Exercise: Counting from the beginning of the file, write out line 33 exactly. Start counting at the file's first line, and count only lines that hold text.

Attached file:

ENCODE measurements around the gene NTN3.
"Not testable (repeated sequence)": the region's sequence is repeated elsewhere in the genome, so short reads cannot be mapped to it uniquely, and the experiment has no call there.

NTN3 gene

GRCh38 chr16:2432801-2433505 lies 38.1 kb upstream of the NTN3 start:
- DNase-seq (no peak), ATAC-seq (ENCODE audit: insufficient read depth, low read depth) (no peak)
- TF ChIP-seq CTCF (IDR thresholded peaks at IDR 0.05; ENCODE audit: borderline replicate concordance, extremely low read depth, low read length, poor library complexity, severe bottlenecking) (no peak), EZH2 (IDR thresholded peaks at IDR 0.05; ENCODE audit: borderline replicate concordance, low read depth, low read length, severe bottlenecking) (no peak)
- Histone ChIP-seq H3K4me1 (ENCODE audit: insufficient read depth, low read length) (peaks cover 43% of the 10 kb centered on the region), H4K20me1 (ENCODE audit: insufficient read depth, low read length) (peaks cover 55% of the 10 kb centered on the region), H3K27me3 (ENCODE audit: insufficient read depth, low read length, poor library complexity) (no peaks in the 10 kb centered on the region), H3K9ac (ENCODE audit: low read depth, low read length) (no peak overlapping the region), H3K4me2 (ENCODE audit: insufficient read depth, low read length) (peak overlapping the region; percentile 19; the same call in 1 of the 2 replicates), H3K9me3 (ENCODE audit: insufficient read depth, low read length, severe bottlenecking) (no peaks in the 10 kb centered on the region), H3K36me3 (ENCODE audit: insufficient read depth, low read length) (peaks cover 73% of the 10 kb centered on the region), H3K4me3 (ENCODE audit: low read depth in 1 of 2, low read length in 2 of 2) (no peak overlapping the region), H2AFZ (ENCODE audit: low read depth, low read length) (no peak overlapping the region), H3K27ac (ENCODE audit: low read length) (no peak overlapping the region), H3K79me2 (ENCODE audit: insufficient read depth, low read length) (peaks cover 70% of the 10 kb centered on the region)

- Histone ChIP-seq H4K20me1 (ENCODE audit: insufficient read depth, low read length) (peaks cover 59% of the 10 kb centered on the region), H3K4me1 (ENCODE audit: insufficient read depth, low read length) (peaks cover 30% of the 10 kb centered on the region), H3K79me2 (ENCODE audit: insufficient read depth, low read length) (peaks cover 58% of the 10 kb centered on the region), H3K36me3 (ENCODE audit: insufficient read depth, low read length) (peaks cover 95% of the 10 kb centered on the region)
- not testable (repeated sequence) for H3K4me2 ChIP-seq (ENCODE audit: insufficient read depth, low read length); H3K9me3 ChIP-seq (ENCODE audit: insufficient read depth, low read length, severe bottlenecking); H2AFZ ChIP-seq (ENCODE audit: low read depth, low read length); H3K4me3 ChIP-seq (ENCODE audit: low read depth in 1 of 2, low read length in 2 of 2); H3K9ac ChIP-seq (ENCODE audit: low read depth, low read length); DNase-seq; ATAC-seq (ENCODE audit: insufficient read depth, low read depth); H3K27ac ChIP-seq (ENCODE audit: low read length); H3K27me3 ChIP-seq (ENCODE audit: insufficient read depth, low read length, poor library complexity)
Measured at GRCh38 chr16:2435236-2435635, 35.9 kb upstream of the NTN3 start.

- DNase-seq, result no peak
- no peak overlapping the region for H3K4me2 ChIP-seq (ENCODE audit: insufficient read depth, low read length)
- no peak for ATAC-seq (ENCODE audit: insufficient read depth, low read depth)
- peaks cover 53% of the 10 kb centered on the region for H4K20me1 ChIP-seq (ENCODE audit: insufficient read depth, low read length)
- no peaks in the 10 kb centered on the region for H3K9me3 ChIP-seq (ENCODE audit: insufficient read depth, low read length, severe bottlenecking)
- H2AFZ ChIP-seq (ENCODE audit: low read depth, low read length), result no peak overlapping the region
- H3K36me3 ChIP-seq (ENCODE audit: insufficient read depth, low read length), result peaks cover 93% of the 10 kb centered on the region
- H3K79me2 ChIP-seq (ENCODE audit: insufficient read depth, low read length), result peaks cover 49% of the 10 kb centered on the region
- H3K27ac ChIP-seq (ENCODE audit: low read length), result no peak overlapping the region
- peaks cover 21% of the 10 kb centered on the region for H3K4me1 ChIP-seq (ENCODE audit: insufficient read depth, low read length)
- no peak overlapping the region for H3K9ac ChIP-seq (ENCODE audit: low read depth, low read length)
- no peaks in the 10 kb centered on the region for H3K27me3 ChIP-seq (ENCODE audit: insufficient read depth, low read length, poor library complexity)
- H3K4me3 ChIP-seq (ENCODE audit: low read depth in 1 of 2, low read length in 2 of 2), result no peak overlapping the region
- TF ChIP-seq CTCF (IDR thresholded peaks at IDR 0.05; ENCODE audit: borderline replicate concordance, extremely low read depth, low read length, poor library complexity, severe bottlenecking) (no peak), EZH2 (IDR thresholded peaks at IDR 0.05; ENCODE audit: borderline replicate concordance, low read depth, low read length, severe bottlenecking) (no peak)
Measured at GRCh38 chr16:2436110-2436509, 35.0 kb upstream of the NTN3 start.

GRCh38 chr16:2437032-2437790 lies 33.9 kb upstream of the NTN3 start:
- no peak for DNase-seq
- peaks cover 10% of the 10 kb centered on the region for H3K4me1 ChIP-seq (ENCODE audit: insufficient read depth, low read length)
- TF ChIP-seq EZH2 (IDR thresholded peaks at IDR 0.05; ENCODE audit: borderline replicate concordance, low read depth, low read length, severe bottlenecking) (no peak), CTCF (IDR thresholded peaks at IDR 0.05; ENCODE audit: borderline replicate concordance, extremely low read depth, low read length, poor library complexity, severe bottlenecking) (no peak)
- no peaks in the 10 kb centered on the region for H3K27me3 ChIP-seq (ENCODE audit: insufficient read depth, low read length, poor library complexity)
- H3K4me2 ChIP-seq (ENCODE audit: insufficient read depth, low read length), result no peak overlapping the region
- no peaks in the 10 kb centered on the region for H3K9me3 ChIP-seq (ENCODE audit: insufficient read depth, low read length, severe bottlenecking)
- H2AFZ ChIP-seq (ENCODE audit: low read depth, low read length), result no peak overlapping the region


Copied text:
- H2AFZ ChIP-seq (ENCODE audit: low read depth, low read length), result no peak overlapping the region